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Civil servant's faith in the infinite wisdom of government's 'visible hand' would be comical were it not for its downright tragic consequences. Yet, universal experiences of government intervention failures; from law of unintended consequences to imperfect knowledge and moral hazard, appear insufficient to keep the babus in naya Pakistan from pulling old tricks.

The good news? Islamabadis melancholic for good ol' times of Dar and Sharifs should fret no longer. The district administration has proudly made the announcement of a citizen friendly mobile app called 'Durust Daam'. DC Islamabad described the objective of the mobile app to ensure that "stuff is delivered to houses of consumers with no additional delivery charges…The prices citizens will pay will be 5 percent less than the official price but a bit higher than the wholesale market prices".

What prompted the district administrator to dabble into the realm of Bykea-like delivery apps, one might wonder. It was explained that the "federal capital has over 4,000 shops and only eight magistrates to ensure price control." As a result, retailers were able to get away with violations of official price list, taking advantage of the overstretched official machinery.

How exactly is home delivery (mind you, to over three hundred thousand households!) in the capital city an alternative to overstretched district machinery responsible for maintaining oversight of profiteering and hoarding will be one for the ages. One may also momentarily ignore that the administration may be overstepping its mandate by getting into the business of kitchen items home delivery. But few questions are still warranted.

Existing start-ups in the delivery business operate on a for-profit model. Bykea, Careem and Uber, for example, recover the cost of delivery (plus markup) from the consumer, whereas others recover the same from the supplier. This is intuitive since before fulfilling its basic profit motive, the private enterprise must meet operational costs such as rider's stipend, IT maintenance cost/software engineers' salaries, transport & fuel, and storage, if any.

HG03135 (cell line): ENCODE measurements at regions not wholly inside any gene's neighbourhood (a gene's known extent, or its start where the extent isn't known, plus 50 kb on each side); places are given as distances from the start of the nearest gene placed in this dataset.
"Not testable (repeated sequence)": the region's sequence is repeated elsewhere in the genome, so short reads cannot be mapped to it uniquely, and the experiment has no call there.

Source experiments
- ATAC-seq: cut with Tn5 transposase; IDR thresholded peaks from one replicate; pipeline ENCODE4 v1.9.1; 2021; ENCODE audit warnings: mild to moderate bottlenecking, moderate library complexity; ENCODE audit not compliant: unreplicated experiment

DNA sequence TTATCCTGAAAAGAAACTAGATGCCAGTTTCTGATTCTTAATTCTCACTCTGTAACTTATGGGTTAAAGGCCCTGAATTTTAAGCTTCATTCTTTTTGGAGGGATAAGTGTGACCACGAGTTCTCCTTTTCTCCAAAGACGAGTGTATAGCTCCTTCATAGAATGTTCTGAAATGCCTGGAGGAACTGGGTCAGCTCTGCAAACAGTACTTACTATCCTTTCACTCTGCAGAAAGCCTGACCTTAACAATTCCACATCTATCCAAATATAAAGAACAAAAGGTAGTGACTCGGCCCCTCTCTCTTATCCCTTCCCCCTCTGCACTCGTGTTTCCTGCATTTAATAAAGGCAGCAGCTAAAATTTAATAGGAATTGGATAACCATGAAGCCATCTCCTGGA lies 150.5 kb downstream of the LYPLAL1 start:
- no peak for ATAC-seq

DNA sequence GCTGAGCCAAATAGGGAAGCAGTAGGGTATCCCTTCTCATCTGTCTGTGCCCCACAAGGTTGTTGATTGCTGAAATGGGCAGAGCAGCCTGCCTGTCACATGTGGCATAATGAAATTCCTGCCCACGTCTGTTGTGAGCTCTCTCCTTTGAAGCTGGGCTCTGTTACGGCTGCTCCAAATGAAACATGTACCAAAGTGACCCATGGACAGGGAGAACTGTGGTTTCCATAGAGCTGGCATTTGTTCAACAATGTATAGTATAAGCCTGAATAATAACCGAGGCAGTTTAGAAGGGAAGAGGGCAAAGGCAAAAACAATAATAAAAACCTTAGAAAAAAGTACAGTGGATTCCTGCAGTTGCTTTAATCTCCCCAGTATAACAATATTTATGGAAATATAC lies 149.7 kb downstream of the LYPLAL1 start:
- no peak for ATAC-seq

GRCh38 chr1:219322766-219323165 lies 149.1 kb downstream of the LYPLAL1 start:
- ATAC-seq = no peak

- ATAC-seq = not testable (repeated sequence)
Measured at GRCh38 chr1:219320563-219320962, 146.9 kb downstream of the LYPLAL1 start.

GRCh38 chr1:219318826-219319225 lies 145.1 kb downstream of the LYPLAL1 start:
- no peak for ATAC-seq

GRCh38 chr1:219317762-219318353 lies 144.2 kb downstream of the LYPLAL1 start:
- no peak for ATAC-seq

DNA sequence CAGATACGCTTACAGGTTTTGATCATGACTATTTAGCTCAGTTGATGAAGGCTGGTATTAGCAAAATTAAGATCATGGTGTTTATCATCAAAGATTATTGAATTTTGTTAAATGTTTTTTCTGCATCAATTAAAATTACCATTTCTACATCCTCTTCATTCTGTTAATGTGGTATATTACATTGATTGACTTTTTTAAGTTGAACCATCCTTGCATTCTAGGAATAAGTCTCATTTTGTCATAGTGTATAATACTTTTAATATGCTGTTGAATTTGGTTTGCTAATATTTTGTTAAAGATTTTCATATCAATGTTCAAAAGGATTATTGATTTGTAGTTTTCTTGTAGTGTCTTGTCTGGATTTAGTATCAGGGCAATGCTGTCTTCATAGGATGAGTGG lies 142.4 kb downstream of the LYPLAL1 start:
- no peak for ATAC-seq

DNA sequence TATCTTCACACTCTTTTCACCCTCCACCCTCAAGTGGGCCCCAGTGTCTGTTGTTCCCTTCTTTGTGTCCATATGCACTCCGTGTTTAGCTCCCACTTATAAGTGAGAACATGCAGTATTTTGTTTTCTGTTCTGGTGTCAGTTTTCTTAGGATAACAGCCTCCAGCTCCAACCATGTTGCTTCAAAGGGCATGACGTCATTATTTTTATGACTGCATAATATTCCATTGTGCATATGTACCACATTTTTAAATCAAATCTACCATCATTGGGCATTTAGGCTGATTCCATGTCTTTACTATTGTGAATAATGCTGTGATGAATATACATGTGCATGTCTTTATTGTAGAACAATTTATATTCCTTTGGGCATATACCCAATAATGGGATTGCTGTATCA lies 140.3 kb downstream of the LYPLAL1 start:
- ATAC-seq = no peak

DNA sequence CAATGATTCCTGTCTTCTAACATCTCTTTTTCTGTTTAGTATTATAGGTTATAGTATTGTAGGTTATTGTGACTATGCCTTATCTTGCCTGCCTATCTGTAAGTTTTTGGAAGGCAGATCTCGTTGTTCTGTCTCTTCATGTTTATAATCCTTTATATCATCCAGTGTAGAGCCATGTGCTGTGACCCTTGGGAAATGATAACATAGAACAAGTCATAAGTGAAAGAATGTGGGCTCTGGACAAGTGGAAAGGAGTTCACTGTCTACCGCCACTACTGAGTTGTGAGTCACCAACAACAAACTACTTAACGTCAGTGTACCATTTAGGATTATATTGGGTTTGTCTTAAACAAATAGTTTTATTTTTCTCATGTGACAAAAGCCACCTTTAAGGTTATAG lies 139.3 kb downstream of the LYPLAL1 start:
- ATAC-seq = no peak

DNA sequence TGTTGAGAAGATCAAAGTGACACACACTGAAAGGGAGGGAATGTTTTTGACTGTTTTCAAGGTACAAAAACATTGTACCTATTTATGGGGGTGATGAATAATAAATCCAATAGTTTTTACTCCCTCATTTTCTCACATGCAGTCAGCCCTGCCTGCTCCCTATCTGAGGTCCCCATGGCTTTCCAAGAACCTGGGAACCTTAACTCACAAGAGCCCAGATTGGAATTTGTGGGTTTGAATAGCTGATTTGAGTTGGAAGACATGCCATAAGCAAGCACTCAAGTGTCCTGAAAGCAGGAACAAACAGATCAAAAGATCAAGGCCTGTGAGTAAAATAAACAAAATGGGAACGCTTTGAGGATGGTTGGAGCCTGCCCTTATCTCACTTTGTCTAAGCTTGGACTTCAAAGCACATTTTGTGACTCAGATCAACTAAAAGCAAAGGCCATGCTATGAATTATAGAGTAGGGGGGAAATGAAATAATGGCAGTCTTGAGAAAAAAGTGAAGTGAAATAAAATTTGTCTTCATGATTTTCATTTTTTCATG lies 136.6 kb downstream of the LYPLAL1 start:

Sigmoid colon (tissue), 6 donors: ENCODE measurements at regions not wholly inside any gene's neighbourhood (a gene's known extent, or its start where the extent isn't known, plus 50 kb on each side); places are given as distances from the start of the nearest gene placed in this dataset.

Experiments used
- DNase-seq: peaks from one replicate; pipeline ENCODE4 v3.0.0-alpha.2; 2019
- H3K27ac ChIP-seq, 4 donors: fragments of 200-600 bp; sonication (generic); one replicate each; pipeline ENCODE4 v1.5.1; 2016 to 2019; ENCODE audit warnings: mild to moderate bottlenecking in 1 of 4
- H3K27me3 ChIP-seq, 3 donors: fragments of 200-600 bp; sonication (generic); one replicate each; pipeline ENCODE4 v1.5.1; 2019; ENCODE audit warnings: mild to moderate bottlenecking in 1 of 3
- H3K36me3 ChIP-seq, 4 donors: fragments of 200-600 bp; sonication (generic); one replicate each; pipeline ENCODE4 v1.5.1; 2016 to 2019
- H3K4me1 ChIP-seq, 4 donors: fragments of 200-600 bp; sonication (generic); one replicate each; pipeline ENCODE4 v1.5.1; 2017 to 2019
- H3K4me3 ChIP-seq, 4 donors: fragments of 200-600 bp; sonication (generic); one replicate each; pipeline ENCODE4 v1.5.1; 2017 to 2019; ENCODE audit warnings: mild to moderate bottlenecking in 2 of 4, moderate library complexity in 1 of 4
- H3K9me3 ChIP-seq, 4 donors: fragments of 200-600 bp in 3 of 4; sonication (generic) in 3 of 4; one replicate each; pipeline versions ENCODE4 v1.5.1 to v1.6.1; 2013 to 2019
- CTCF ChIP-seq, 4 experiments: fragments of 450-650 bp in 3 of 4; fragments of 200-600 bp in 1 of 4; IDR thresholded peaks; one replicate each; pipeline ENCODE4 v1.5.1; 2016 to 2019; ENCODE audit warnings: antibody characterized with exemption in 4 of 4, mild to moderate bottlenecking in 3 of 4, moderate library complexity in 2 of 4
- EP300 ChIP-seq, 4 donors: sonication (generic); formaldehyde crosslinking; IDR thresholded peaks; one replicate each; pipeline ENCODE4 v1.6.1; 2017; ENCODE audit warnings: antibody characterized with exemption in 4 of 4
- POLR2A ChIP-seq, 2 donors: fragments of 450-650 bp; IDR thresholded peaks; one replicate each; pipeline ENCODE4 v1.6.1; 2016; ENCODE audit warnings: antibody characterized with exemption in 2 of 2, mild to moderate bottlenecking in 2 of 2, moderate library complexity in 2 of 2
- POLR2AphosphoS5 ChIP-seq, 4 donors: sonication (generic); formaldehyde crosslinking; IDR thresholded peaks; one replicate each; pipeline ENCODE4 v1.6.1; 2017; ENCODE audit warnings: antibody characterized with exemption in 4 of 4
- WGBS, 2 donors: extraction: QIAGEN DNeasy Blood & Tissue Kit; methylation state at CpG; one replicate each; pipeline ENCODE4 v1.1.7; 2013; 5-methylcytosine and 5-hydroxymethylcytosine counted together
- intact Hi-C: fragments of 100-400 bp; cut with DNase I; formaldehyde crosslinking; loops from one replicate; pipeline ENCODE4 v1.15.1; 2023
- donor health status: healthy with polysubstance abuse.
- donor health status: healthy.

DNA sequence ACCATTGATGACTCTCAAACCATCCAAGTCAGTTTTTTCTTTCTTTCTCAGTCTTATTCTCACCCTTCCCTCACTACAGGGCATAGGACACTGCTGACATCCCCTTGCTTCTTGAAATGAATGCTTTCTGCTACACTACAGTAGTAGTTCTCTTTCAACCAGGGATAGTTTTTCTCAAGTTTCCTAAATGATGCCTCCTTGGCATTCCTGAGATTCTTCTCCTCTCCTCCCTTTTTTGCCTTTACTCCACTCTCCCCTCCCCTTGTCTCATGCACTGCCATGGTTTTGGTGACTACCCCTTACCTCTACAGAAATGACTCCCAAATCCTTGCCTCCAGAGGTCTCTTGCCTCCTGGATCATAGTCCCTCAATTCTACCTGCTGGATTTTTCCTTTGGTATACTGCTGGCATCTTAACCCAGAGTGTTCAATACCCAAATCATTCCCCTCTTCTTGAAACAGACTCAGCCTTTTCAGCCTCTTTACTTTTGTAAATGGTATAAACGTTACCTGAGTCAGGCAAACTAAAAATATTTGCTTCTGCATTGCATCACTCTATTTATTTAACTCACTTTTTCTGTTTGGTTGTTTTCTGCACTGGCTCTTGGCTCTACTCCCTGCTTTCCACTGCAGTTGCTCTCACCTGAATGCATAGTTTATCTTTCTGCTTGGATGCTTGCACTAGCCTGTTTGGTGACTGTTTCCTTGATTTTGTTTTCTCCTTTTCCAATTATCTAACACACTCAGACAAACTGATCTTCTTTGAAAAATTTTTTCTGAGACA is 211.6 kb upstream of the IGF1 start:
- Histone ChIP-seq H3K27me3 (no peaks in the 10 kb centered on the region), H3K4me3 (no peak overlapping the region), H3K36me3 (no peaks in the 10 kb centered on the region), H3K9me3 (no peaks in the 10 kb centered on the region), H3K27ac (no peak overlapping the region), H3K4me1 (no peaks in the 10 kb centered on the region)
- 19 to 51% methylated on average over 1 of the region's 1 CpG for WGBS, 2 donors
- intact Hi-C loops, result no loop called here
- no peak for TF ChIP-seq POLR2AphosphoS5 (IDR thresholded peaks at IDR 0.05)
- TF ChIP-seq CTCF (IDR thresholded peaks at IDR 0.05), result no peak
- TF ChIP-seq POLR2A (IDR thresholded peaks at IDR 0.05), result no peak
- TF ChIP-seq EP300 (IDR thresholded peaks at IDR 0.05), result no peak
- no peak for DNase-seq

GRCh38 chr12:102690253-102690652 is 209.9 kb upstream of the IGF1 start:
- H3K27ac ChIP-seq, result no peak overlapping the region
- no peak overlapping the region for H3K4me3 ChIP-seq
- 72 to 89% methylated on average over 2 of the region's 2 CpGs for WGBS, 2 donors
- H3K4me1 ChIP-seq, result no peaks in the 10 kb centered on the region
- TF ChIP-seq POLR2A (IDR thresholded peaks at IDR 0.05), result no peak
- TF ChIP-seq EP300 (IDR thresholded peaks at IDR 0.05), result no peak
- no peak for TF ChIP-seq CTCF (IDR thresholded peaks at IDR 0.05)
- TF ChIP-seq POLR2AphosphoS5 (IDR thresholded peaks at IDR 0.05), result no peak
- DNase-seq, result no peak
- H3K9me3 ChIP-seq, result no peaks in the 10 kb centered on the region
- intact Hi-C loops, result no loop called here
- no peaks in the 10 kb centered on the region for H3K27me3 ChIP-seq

This raises the obvious question of whether the district administration plans to dip into the official kitty to pay for operational expenditures of this grand scheme.

That makes it hard not to ask whether this may be the most efficient allocation of public resources. Granted that inflation in food items has been substantive in the past several months. But the stated objective, to tackle the rampant "overpricing in posh areas like F and E series sector" is patently absurd.

While consumers may be lured by the "free delivery" branding, residents of a city with highest per capita literacy rate should read this for what it is: an implicit subsidy. By letting the government pay for an extra service that residents of poorer neighbourhoods of the capital - let alone other parts of the country - are not entitled to, the perverse culture of subsidizing elite lifestyle will be allowed to graduate from imported cars to kitchen items.

An alternate and well-established mechanism of targeted subsidy already exists for kitchen items in the form of Utility Stores Corporation. If hoarding and profiteering over essential food items is the primary concern, district administration should ensure that supply of basic commodities is restored in existing utility stores, so that the impoverished are shielded from overpricing.

From sasta tandoor to sehat cards, PTI members including its top cadre had gone to great length in criticizing market interventions by past governments.

With the launch of home delivery service, Islamabad's district administration is set to explore new depths of 'official wisdom'. And this is right under the noses of federal government. If political history is any guide, untargeted subsidies benefiting elite has more resemblance to Marie Antoinette than Riyasat-e-Madina. Prime Minister should take note.